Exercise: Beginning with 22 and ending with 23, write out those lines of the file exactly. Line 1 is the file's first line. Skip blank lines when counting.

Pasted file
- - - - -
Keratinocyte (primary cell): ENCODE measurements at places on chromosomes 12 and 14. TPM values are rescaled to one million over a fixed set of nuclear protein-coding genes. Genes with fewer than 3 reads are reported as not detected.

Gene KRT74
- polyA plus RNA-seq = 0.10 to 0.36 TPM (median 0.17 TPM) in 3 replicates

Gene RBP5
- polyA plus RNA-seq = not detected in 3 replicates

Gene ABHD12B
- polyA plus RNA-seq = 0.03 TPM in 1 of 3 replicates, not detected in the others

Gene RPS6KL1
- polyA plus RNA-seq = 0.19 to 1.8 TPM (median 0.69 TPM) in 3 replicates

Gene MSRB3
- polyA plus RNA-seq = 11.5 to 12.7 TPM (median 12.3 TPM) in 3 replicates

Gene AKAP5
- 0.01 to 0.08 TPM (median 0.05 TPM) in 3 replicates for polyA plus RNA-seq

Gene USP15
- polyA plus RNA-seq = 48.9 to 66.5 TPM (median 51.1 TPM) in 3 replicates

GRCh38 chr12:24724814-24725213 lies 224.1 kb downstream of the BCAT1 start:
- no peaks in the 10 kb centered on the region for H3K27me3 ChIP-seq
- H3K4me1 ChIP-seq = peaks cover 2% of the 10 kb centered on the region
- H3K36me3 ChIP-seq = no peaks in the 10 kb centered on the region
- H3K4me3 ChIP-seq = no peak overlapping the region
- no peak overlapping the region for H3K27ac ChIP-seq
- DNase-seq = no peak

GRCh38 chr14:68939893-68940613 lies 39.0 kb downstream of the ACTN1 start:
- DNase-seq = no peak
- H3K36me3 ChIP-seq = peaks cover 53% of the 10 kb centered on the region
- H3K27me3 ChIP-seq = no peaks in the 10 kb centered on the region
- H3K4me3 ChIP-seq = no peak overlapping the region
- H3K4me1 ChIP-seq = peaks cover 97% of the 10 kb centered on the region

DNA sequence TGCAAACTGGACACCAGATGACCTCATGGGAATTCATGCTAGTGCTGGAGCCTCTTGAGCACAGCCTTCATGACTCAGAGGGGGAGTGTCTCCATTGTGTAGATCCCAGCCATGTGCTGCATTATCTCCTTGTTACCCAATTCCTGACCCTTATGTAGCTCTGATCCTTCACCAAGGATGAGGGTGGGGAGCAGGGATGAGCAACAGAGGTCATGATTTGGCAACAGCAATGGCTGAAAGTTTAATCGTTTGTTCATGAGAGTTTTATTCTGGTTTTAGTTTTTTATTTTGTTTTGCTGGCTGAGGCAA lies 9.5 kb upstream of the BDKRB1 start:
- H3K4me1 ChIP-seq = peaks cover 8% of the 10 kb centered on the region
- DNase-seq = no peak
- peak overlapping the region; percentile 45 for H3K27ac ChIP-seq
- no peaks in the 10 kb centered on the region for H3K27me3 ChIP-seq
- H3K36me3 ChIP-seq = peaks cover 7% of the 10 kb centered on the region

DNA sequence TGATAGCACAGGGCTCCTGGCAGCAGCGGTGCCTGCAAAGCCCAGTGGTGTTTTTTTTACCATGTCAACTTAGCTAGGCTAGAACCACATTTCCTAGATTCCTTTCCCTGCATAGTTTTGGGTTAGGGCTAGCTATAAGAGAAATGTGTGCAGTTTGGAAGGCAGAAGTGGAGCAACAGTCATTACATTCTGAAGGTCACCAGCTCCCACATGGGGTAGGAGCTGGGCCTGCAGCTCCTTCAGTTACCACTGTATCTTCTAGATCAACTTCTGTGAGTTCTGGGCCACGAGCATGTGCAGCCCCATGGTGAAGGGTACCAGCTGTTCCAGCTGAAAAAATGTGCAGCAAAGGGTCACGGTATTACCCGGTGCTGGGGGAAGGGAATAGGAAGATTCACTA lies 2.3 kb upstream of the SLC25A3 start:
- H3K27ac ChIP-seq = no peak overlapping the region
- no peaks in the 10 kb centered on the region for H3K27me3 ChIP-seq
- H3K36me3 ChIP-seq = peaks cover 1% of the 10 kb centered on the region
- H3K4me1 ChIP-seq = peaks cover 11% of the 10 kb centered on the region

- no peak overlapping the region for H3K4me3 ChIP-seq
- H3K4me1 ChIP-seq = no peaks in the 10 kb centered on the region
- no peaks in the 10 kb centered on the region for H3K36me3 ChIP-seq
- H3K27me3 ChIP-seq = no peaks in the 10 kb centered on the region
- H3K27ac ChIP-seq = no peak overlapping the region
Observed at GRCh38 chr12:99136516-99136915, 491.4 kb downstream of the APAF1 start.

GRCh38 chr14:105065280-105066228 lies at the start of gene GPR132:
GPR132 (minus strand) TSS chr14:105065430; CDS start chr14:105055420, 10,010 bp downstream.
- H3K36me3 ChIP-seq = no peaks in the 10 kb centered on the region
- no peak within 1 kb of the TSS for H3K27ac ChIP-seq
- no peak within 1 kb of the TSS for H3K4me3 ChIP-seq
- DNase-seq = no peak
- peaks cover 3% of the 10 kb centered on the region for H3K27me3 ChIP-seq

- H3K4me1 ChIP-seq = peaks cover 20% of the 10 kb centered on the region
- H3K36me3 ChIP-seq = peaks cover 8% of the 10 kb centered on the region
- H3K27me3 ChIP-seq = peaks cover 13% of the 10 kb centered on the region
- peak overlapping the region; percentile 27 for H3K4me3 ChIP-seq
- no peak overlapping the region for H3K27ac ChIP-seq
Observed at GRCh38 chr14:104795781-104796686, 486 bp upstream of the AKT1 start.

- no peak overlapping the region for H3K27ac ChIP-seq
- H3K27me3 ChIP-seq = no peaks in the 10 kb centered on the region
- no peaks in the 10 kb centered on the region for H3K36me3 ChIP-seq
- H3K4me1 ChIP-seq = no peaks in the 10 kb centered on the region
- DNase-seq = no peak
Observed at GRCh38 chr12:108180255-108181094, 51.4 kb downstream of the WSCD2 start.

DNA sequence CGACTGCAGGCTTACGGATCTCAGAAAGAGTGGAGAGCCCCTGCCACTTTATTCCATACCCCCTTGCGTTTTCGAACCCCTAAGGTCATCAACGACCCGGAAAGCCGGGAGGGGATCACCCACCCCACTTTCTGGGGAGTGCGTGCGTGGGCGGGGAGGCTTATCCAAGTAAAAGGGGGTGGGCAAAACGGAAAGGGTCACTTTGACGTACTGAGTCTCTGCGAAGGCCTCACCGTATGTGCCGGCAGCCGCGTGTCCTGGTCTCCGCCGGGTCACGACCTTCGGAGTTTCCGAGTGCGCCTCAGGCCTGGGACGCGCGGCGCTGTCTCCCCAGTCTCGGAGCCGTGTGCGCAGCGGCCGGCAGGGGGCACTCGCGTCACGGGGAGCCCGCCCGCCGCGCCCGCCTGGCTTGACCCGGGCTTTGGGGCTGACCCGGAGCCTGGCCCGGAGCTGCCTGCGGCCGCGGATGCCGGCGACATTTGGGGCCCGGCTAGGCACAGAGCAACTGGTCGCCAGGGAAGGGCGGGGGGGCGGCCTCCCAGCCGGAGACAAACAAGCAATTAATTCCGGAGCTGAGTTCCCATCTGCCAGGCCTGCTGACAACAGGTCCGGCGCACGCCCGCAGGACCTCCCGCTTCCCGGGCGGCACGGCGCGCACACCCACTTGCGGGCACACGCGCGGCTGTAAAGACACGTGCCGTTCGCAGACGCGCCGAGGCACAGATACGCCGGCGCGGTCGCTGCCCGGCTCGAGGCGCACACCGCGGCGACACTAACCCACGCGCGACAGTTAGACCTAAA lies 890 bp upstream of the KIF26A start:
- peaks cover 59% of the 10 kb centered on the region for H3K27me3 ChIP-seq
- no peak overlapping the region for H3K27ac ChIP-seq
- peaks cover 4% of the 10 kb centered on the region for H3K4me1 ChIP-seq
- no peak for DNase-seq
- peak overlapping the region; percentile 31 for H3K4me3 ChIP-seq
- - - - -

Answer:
- DNase-seq = no peak

GRCh38 chr14:68939893-68940613 lies 39.0 kb downstream of the ACTN1 start: